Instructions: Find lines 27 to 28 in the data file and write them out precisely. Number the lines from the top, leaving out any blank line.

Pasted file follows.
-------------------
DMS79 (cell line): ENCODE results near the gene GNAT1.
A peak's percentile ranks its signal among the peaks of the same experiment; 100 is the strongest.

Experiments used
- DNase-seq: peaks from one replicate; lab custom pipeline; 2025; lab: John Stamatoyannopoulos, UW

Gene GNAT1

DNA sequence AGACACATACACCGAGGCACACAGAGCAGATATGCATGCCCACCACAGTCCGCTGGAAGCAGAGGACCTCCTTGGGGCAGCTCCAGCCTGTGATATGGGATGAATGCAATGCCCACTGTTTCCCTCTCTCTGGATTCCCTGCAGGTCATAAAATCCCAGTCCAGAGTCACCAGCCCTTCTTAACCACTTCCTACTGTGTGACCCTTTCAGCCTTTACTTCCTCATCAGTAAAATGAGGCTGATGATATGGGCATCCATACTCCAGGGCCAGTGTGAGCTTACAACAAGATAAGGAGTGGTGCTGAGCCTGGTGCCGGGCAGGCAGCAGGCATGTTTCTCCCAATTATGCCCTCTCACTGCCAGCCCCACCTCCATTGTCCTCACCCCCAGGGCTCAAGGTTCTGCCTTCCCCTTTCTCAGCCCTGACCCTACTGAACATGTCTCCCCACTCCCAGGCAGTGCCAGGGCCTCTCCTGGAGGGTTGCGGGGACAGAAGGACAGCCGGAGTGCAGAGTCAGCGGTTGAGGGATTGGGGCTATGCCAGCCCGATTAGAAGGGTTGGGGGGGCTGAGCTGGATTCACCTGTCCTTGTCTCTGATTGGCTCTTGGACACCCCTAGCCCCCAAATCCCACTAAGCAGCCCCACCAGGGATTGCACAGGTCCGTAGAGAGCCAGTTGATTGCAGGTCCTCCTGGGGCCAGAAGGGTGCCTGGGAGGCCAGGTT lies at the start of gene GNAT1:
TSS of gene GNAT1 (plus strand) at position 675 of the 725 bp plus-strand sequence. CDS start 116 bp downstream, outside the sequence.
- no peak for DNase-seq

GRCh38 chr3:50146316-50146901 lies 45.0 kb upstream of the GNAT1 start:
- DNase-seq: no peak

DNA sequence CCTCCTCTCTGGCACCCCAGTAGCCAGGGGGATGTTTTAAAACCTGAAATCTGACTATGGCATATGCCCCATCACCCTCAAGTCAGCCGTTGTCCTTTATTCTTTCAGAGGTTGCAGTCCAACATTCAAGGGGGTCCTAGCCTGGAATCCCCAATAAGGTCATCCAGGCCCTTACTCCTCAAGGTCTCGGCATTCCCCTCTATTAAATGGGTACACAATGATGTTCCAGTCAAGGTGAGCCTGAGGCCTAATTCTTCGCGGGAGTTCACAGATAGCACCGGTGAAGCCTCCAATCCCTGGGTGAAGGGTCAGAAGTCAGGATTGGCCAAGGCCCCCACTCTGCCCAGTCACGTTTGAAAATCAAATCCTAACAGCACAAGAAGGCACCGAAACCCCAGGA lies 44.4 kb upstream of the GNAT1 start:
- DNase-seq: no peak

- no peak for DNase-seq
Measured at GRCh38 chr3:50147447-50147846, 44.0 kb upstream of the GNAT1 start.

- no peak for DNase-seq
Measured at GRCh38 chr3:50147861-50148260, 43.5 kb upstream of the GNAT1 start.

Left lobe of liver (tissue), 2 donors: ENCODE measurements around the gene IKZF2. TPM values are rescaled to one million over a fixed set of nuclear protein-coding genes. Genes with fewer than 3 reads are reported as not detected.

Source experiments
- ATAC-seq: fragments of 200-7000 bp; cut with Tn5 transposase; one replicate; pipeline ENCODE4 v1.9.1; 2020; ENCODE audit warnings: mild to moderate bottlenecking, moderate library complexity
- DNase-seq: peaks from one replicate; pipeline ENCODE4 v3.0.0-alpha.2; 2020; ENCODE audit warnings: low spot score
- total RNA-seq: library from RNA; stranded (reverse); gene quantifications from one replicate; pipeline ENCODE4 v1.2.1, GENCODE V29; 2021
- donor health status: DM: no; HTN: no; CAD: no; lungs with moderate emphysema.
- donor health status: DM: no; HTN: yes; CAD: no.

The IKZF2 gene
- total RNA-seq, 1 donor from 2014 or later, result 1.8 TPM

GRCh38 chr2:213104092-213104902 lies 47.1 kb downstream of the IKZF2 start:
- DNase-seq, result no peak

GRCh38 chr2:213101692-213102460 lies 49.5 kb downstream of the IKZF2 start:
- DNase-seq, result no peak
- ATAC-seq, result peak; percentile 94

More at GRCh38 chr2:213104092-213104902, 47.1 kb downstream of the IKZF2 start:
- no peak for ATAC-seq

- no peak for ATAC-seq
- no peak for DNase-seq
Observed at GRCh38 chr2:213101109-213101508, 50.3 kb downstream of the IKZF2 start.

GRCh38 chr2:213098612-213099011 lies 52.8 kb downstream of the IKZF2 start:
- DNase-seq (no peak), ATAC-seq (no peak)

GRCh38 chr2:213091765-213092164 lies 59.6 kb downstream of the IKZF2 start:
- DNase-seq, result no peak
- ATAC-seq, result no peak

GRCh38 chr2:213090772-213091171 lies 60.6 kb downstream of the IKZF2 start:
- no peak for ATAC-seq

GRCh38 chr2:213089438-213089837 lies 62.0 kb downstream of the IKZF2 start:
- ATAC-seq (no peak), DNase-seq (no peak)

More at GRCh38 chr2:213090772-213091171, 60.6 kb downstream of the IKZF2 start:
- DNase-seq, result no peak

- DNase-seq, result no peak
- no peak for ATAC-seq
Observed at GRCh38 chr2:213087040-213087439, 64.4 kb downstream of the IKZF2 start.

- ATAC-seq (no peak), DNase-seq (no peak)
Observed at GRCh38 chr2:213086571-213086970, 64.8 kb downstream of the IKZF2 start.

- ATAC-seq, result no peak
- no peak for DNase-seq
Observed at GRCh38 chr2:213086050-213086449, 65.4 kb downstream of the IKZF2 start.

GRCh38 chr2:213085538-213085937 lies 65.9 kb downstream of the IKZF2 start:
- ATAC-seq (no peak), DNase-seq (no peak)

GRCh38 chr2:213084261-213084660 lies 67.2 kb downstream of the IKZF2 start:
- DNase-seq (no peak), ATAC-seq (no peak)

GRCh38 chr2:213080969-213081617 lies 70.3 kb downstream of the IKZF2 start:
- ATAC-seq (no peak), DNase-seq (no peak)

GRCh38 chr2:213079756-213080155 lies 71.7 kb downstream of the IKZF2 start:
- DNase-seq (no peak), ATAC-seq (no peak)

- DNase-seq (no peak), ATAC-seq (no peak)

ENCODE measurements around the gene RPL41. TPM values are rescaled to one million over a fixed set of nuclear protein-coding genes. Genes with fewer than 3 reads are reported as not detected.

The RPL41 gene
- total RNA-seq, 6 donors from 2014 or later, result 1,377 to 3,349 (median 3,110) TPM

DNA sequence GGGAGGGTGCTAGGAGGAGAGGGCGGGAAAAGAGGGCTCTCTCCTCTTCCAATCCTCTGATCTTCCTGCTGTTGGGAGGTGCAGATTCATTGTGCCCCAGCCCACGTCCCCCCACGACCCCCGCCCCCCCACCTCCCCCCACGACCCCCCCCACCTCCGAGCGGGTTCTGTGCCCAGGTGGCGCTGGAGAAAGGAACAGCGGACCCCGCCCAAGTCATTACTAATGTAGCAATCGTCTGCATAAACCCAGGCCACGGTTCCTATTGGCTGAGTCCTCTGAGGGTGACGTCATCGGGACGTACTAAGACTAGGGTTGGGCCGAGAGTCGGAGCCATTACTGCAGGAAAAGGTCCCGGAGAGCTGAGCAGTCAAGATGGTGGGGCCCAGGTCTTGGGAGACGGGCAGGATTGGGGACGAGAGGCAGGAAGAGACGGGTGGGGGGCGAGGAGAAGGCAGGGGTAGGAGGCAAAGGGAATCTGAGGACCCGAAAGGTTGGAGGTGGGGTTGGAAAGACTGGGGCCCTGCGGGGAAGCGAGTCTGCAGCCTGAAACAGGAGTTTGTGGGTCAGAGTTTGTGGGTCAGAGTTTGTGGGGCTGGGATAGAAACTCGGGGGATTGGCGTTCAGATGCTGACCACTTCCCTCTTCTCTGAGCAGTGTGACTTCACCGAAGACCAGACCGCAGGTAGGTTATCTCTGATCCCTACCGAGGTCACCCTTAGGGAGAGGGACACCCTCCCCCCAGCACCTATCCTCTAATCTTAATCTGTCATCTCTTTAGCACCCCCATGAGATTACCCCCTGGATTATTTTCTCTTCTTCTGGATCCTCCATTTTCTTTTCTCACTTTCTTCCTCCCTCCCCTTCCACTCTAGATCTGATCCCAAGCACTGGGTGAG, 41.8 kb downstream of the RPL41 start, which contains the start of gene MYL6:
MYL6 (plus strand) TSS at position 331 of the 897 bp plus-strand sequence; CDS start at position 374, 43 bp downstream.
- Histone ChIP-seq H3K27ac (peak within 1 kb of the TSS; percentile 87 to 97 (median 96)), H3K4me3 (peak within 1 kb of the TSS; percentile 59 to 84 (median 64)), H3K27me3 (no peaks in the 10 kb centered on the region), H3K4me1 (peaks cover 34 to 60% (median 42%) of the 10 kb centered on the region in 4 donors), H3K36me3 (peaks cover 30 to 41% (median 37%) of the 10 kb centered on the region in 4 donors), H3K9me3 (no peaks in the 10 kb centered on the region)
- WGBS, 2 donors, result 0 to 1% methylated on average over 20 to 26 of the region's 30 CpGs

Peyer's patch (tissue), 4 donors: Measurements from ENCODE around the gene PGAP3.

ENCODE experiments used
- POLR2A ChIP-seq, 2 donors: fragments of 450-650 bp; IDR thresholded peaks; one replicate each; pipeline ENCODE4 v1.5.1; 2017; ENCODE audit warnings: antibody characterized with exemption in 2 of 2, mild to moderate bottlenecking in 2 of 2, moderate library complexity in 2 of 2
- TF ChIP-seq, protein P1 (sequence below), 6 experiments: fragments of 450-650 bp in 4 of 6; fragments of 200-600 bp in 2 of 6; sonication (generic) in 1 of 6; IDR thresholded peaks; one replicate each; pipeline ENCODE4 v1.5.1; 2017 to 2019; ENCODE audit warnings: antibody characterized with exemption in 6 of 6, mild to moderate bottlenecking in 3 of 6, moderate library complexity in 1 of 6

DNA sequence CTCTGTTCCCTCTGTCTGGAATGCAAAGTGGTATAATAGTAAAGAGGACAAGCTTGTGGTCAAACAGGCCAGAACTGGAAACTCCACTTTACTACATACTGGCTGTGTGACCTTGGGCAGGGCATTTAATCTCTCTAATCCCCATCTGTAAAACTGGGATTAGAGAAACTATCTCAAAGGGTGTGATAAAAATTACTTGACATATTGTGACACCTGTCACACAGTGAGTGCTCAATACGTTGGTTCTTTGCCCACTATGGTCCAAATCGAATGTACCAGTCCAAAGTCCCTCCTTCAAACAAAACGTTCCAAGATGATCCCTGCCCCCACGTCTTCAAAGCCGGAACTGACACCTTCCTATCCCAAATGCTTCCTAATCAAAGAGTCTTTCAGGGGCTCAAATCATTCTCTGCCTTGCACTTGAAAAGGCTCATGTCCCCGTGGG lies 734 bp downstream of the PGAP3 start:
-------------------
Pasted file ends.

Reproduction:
- DNase-seq, result no peak

GRCh38 chr2:213101692-213102460 lies 49.5 kb downstream of the IKZF2 start: